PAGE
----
In the late summer of 2017, I began to take notice of several people who seemed to be a family hanging out at the exit that I bypassed to and from work daily. It’s very common to see people at this particular corner asking for a handout, and I shy away from making eye contact, acting distracted, so that I don’t have to feel bad telling them no, again. One day, Dad was with two boys selling water out of a cooler. The next day, Mom and two different boys were sitting in the dirt, playing with sticks. A week later, the four of them were walking up the sidewalk across the street holding hands. I didn’t understand what was going on, but it had definitely captured my interest. As I pulled out from the exit and made my turn for home on this Tuesday evening, my innate awareness led me to do something I’d never done before. I got home, looked at my partner and asked him to please stop what he was doing and get in the car with me.
As we approached the exit, the mom and two older boys, both with outstretched hands to shake, started walking toward me. I introduced myself and asked the mom if she would share with me what was happening and if there was anything I could do to help. “We need a home,” she said. With a big sigh, I replied that I was probably not the person to ask for a home, but I thought I could help with other things. I found out that they only had what they could carry with them. Mom, Dad and four boys from the ages 2-11 years old would check out of a very slummy hotel at 11am and take the bus up to one of the exits around here and do their best to get enough food, money and water to be able to check back into the hotel that evening so that they could fall asleep with a roof over their head. Every day, repeat.
As a teacher and chiropractor at Café of Life in Grant Park, I was keenly aware that this family wasn’t thriving, they were surviving. When a person is in survival mode, whether it be from homelessness, loss of a loved one, increased chronic stress or trauma, the sympathetic part of our nervous system can become overwhelmed and weakened. This stress can further decrease one’s overall health and happiness, affecting every function of the entire body. I knew that in order to change the outcome of their life, I had to help them get some core needs met.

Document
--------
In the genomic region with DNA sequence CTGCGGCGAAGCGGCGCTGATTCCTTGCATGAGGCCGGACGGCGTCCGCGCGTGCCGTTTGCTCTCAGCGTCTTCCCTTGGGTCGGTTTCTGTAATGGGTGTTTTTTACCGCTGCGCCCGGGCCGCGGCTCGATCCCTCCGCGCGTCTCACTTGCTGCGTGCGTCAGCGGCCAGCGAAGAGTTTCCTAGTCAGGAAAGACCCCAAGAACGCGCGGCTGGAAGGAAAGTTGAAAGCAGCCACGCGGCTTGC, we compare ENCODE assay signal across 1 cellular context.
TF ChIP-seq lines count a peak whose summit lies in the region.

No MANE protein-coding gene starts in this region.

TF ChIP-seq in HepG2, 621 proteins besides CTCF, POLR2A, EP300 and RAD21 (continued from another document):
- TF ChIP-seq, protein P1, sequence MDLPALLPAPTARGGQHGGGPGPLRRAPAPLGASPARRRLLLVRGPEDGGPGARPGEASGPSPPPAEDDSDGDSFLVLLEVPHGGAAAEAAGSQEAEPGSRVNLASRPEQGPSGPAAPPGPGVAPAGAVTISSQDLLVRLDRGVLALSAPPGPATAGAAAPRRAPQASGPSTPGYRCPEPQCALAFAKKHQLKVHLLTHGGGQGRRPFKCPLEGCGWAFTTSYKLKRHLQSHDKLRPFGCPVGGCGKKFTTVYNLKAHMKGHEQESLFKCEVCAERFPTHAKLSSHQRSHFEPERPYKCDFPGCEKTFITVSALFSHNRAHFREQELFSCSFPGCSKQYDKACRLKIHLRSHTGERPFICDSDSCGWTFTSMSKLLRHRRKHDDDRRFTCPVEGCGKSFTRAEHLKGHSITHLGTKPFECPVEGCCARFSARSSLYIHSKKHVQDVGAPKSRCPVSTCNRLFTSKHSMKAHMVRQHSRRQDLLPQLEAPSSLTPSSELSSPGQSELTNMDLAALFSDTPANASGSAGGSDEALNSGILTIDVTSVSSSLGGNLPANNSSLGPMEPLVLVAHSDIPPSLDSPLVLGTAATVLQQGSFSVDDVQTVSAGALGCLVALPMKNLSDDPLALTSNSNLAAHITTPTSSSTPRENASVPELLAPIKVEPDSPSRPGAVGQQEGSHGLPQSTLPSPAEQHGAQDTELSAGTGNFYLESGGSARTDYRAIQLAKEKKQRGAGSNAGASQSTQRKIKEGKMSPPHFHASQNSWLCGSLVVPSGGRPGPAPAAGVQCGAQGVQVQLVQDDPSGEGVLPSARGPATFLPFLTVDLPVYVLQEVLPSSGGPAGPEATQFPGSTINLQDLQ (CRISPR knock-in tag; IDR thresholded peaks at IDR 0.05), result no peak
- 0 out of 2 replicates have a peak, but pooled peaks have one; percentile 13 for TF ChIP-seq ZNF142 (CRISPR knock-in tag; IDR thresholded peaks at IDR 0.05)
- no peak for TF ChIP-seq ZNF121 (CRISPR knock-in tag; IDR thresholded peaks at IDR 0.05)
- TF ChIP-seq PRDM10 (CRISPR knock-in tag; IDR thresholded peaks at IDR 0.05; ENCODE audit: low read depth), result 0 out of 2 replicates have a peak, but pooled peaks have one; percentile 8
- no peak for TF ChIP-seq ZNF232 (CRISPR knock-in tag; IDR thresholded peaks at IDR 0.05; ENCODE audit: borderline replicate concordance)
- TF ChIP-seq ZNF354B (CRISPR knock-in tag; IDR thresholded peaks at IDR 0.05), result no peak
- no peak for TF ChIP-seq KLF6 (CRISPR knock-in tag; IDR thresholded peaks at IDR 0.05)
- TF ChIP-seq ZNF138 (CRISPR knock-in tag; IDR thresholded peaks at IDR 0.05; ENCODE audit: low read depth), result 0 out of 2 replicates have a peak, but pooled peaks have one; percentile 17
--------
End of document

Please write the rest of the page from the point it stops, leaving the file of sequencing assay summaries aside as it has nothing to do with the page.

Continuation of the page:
I immediately went to the nearest shopping center and purchased two roller suitcases and four backpacks, one for each person to be able to carry, and filled them up with toiletries and food. Quickly, I threw up a post on my Facebook page, including my neighborhood page, Kirkwood Neighbors, letting them know that I had stopped for this family and I would be going back in two days to meet them. If anyone wanted to offer anything, I offered for them to drop it off at the Café of Life.
In 48 hours, I had THREE TRUCK LOADS of food, eatery, cleaning supplies, toiletries, clothes, toys, money etc. I was delightfully surprised at the thoughtful response and packed up my truck to make the first delivery.
As promised, the family was waiting for me. When I opened the trunk, Mom began to cry and shake. She was going through each of the items in the truck and calling the boys over to get them to help carry everything. I reassured her that there was plenty more and I would come back each day with deliveries. Her appreciation was enough to let me know that this had indeed been the reason that I listened to my innate that day.
The outpouring from the local neighborhoods including Kirkwood, Oakhurst, Decatur and Grant Park, friends from Coweta County and the Trinity Anglican Mission Church, two of Atlanta’s government officials, Valencia Hudson and Natalyn Archibong, as well as the participants of Café of Life Chiropractic Center were so generous in their giving. I was able to compile a notebook with names of an Uber Driver who was willing to donate their time and drive the family around, owners of shelters in the area and names and addresses of local food banks. Business owners asked what the parent’s skills were and offered them work opportunities. On what I thought was our last meet-up, I handed the family this notebook, calling it their lifeline, and told them that all the connections inside of it would get them back on track. I gave them my number and some cash and asked them to be in touch.